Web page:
Common Law Unfair Competition, False Designation of Origin, Federal Trademark Infringement, Federal Unfair Competition, Indiana Trademark Infringement, Joshua P. Kolar, Philip P. Simon
Since 1905, Albert’s Diamond Jewelers has been selling diamond jewelry in Northwest Indiana. In 2002, they adopted the logo seen below when they moved to their current location in Schererville, Indiana. Their logo has not been registered with the United States Patent and Trademark Office.
The logo is described as follows: “The mark prominently incorporates a diamond drawing with sharp edges and a multitude of internal sketch lines, all intended to evoke in a potential customer’s mind a precision cut, high-quality diamond. It’s name “Albert’s” appears above the term “Diamond Jewelers,” and incorporates a distinct style of typeface/font….” See Complaint (below), Section 13.
AaLand Diamond Jewelers recently opened a new location in Crown Point, Indiana, which is about 9 miles away from Schererville. AaLand has adopted a logo that Albert’s considers to be “suspiciously similar” to the 21-year old Albert’s logo.
Albert’s reached out to AaLand in late 2022 about their concern, but the parties have not found an amicable resolution. Albert’s initial letter, via counsel, references a single instance of consumer confusion in which an anonymous customer congratulated Albert’s on opening a new store. Albert’s has now filed a lawsuit seeking Court intervention.
I’ll let defense counsel do their job and dig up tons of other photos of similar jewelry store logos, but I can at least compare the parties’ respective logos.
In my opinion, the distinctive elements of the Albert’s font are the swooping, extended arm (leg?) of the “A” and the diamond-shaped asterisk. Neither of those elements appear in the AaLand logo. I wouldn’t be surprised to find out that the AaLand font is just a standard, stock font. Font experts leave a comment below. Albert’s utilizes all capitalized letters, while AaLand features the lower case “a”.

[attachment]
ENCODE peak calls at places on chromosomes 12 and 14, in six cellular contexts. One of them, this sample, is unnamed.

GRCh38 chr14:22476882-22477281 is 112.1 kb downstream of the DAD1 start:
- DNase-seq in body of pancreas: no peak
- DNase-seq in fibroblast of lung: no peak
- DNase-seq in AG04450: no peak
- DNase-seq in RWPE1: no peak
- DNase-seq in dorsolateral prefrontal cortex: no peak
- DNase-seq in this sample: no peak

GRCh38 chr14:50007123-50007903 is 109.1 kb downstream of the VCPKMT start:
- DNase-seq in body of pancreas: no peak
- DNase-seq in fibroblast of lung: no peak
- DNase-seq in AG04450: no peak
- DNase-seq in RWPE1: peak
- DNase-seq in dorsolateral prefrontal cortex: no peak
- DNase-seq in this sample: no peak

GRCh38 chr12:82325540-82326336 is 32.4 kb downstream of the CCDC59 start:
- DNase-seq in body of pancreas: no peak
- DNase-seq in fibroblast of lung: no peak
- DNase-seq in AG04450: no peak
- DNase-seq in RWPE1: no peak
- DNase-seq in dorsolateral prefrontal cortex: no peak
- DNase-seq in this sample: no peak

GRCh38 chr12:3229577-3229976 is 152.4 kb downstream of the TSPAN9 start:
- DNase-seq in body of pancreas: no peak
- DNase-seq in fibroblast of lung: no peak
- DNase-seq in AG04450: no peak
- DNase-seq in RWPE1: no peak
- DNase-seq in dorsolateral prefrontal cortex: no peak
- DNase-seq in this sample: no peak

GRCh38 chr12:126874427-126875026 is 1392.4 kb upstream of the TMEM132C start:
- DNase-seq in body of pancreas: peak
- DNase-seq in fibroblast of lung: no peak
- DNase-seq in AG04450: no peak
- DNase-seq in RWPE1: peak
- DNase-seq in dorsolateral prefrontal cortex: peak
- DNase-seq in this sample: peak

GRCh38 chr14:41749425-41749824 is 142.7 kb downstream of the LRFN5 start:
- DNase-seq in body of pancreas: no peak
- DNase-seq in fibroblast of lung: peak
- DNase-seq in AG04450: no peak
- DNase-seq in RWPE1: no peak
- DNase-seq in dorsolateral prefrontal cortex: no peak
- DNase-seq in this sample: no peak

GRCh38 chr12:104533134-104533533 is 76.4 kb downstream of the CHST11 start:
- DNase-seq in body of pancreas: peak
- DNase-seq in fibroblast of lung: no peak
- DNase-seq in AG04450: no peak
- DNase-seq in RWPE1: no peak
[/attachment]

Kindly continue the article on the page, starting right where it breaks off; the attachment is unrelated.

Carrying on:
Looking at the two diamonds, they are clearly not identical. They both appear just like what you’d expect a diamond logo to look like, basically what you see on most jewelry store signs. Both are the classic diamond-shape outline with many internal lines depicting facets, just like a diamond. Jewelry experts (and eventually defense counsel) may be able to identify the differences in cuts portrayed on the logos.
Both logos incorporate the generic phrase “Diamond Jewelers,” but the Albert’s logo separates their name from the generic phrase with lines both above and below. The generic phrase is about 5/7 the width of the Albert’s name. The AaLand name is the same width as the generic phrase and separated by one line, which is also the same width as the wording.
If these two jewelry stores weren’t 9 miles apart, would there be any problem? Does close proximity (9 miles) override the ability to use generic elements in your logo? AaLand apparently doesn’t think so based off just one anonymous instance of consumer confusion.
Stay tuned for AaLand’s response to Albert’s Complaint.
Albert’s Diamond Jewelers, Inc. v. AaLand Diamond Jewelers LLC
Court Case Number: 2-23-cv-00039-PPS-JPK
File Date: February 1, 2023
Plaintiff: Albert’s Diamond Jewelers, Inc.
Plaintiff Counsel: Gary E. Hood of Hood Legal Group PC, Daniel W. Glavin of O’Neill McFadden & Willett LLP
Defendants: AaLand Diamond Jewelers LLC
Cause: Federal Trademark Infringement, False Designation of Origin, Federal Unfair Competition, Indiana Trademark Infringement, Common Law Unfair Competition
Court: Northern District of Indiana
Judge: Philip P. Simon
Referred To: Joshua P. Kolar